Arguably the most prestigious sporting trophy on earth has changed hands today, passing from former champions Spain to – for the fourth time – the national team of Germany. Having a love of the game nearly as deep as my Germanic roots, I was quite happy with the result.
And this win has come via a new nation. A quick look at the roster reveals that this is not your Opa’s Deutschland.
Playing perhaps his greatest football yet was defender Jerome Boateng, son of a Ghanan father. Setting a record for most career World Cup goals (16) was the perpetually humble Miroslav Klose, born in Poland. Midfield play-maker Sami Khedira missed the final due to a freak injury during warm-ups, but his work in preceding games made this son of a Tunisian one of the key pieces of Germany’s evolutionary success. Turkish-German Mesut Oezil was not at his best, perhaps overused by his club side in England’s Premier League. Compensating for his exhaustion were substitutes Lukas Podolski, born in Poland, and Shkodran Mustafi, born in Germany from Albanian parentage.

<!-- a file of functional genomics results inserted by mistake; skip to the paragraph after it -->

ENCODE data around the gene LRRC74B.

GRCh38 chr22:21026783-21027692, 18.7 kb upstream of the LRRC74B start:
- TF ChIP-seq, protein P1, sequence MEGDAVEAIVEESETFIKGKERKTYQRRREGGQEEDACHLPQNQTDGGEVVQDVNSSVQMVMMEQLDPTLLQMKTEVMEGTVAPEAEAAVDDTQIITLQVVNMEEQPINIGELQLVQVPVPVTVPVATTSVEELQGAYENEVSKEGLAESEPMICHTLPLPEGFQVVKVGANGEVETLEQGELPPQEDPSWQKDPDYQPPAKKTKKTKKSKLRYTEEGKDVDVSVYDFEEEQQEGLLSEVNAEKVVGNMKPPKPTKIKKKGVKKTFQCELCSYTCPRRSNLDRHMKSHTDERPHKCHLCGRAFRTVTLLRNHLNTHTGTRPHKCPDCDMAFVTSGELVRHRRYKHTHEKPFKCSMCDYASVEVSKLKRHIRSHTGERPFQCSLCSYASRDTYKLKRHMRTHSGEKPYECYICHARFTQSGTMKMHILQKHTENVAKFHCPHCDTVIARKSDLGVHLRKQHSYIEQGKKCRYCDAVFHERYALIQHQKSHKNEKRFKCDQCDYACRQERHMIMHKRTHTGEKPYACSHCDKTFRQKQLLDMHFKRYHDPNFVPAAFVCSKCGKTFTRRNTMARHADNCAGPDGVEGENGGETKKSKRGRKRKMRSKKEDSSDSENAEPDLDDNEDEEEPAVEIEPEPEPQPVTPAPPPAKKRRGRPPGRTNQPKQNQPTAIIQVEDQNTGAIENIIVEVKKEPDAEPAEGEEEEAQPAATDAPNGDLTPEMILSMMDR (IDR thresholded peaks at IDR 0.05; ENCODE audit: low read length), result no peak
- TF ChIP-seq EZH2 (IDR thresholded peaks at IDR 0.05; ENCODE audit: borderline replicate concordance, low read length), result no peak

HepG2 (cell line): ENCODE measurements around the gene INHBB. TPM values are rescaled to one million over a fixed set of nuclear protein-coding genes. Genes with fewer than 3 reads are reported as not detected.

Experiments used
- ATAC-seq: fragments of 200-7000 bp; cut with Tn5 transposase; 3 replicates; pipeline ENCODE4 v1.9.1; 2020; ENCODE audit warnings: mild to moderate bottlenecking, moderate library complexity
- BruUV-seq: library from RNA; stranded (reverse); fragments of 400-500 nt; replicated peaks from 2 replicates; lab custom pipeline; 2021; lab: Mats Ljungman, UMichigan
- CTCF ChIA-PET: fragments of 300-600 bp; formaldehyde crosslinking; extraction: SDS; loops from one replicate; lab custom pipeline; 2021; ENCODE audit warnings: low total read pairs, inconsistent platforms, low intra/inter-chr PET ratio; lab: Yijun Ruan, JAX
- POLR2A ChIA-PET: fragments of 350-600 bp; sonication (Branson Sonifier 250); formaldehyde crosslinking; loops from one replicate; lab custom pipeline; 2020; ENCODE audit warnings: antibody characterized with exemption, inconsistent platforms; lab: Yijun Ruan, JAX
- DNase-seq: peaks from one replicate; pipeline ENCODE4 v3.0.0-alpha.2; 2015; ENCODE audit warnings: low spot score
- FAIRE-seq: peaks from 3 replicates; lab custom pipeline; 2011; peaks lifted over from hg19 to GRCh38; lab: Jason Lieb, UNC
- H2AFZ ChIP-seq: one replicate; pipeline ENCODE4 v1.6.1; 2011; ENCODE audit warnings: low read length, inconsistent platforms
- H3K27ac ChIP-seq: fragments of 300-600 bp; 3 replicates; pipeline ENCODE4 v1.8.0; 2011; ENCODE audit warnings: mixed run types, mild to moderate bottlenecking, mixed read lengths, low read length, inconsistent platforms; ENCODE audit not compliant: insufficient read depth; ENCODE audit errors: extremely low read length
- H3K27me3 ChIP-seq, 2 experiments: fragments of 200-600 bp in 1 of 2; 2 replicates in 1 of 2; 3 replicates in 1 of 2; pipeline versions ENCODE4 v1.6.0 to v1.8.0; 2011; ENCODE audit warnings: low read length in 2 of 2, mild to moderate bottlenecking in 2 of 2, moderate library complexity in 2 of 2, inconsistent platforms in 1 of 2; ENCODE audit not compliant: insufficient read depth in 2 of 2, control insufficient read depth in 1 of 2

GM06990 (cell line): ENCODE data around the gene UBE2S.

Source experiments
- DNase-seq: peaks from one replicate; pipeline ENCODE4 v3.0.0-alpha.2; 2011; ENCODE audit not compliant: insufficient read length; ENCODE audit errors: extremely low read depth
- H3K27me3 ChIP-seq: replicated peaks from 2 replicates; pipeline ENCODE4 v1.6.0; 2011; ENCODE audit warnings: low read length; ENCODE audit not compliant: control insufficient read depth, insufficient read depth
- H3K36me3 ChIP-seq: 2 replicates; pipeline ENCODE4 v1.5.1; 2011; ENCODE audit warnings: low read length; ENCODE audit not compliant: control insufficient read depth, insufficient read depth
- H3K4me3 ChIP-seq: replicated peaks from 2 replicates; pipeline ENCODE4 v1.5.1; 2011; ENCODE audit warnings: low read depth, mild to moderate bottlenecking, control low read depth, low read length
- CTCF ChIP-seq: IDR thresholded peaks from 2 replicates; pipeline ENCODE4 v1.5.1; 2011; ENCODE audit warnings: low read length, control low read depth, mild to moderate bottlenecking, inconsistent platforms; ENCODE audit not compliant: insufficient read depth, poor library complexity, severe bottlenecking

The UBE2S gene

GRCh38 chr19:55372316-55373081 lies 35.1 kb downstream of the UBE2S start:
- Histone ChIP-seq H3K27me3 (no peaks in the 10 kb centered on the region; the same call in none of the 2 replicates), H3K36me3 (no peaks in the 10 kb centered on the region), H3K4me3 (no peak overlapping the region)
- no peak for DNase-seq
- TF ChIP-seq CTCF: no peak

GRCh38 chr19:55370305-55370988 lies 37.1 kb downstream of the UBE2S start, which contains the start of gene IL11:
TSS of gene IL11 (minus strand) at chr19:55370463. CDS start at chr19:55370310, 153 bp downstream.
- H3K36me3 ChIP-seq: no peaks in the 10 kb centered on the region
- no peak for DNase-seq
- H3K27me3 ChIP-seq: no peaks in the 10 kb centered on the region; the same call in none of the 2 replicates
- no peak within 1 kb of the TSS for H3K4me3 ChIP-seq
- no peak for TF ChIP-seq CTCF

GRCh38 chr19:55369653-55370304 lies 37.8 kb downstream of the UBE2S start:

When asked how they were able to succeed in this most entertaining and competitive tournament, the overriding consensus among the players is that they were able to fuse their talents as a team.
Of course, all of this might be called into question had they not advanced out of the group stage, but the undeniable evidence prevails that this nation – the most successful economy in Europe, and now the champions of the world sport – has porous borders, and is not weakened by it.